18 Feb Access Sciences’ Founder Janice Anderson
How did you get the idea to start Access Sciences?
I went to graduate school for a degree in library and information sciences and, in the process, learned how information is organized and used over time. After some time in the professional world, I was asked to set up a technical library for a small exploration company and got a taste of what it was like to work in information management in a corporate environment. Following that, I spent a few years working for a large engineering company, again managing large volumes of information. During that time, I recognized that there was a need for organizations to better manage and govern the information that they rely on. As a result, I resigned and started “Access Information Associates”.
Where did the name “Access Sciences” come from?
In 2003, the internet was becoming more important for business, especially domain names. I engaged a marketing expert and graphic artist who helped transition from “Access Information Associates” to “Access Sciences”. “Access” refers to the ability to find and manage information. “Sciences” refers to the methodology and approach used to govern the information.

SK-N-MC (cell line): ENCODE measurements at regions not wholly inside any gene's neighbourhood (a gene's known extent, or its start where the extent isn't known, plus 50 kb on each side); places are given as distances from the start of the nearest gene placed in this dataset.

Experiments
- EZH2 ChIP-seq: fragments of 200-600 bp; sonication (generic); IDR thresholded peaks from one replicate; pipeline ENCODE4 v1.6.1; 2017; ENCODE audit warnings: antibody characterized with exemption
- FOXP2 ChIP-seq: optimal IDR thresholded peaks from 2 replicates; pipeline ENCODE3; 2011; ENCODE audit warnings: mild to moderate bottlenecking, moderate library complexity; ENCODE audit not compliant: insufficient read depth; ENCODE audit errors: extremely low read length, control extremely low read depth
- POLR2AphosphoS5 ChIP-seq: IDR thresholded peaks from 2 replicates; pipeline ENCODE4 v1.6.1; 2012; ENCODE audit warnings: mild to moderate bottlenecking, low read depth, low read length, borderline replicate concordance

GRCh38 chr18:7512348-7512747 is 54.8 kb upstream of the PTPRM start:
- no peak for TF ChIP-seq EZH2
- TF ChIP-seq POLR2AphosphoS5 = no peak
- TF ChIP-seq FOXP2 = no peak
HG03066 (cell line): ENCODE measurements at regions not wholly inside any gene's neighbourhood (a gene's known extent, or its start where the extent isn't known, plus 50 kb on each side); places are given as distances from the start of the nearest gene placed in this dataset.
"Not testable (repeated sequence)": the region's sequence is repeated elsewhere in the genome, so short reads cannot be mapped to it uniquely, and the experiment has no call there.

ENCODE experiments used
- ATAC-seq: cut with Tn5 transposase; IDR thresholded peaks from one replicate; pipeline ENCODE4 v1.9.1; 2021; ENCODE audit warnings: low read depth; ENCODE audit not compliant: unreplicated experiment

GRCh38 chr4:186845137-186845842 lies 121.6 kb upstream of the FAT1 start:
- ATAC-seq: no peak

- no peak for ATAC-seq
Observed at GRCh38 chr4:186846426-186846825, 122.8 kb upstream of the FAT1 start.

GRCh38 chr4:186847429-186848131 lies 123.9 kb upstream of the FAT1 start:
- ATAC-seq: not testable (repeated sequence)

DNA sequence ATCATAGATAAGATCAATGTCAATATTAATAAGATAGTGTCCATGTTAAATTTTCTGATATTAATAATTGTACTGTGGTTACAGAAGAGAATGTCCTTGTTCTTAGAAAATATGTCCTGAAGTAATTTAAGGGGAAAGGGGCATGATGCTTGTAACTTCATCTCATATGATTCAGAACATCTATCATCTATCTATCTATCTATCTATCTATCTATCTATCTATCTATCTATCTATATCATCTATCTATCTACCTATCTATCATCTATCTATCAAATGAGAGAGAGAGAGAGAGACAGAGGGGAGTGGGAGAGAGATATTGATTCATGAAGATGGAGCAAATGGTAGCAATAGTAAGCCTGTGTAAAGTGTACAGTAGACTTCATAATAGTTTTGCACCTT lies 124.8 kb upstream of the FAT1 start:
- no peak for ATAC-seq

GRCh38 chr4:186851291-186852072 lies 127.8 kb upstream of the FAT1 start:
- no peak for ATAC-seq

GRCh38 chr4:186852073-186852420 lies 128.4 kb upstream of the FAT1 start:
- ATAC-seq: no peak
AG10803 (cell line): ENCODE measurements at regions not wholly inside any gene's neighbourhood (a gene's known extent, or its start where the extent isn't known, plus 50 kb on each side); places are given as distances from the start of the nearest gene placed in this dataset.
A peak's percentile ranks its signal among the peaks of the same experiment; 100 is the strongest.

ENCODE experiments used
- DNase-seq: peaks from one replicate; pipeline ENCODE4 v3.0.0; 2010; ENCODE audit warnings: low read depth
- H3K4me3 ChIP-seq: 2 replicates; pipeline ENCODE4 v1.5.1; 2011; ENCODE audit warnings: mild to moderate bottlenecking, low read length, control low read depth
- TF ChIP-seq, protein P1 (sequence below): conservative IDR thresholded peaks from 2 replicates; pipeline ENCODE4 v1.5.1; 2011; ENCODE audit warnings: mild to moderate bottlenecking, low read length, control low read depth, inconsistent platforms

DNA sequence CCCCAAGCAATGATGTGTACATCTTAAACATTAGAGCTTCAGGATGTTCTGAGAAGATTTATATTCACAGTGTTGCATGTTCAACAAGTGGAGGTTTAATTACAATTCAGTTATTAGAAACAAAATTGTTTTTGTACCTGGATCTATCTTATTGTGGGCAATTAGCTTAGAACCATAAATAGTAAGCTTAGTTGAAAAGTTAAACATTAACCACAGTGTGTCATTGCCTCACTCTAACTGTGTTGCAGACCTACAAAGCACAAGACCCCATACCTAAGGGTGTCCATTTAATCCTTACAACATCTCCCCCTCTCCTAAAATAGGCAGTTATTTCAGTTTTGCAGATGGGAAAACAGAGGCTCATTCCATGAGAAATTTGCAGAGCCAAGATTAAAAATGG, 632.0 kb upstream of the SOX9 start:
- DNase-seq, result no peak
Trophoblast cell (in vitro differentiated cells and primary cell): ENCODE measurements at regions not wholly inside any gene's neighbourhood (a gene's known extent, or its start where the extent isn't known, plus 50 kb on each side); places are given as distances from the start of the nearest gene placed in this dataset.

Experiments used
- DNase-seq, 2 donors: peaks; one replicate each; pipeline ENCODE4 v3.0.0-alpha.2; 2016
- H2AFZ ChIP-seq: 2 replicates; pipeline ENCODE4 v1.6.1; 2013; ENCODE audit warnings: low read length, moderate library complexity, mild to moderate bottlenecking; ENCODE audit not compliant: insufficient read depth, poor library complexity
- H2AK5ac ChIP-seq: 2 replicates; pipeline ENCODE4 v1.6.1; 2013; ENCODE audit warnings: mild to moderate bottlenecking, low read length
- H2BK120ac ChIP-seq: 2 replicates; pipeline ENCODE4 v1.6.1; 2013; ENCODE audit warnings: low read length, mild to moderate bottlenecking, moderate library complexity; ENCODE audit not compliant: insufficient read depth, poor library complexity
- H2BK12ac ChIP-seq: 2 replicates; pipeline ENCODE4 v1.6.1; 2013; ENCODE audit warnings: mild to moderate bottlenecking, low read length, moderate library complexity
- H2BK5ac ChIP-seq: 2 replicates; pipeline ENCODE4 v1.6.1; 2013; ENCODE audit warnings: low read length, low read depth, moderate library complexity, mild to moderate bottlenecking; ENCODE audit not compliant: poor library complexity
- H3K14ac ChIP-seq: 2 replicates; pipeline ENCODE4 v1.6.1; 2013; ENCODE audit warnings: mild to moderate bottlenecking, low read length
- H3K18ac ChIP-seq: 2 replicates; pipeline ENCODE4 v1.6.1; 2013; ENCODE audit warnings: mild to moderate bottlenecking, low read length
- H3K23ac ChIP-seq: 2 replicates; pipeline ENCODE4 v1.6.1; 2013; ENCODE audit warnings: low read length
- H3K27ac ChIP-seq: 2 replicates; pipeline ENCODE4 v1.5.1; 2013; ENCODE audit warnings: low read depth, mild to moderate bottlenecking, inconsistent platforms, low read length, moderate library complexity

Did you ever imagine Access Sciences would grow to be what it is today?
Actually, yes. I always wanted the company to have an identity apart from myself.
What were the principles Access Sciences was founded upon?
There were three main principles when I started the company – personalized service, excellence, and integrity. These are fundamental to establishing relationships and trust with a client. If we can’t demonstrate and act on this, we may get business but we won’t keep the business.
What was the biggest challenge you had to overcome?
I never took a business course in college. My undergrad degree in sociology didn’t require finance, marketing, and accounting classes. I learned how to do payroll and other functional tasks as I was going. I also hired very good advisors, an attorney, an accountant, and a banker, from the beginning.
What success makes you the proudest?
Looking at the range of services and the people delivering them today. Connecting the dots to what I originally envisioned we would be offering.
How do you spend your time now that you’re retired?
I serve on non-profit boards, travel, and spend time with my seven grandchildren.
If you were giving advice to another start-up business, what you would say?
Be in it for the long haul and plan for the transitions – new offerings, growth, retiring, and leadership changes.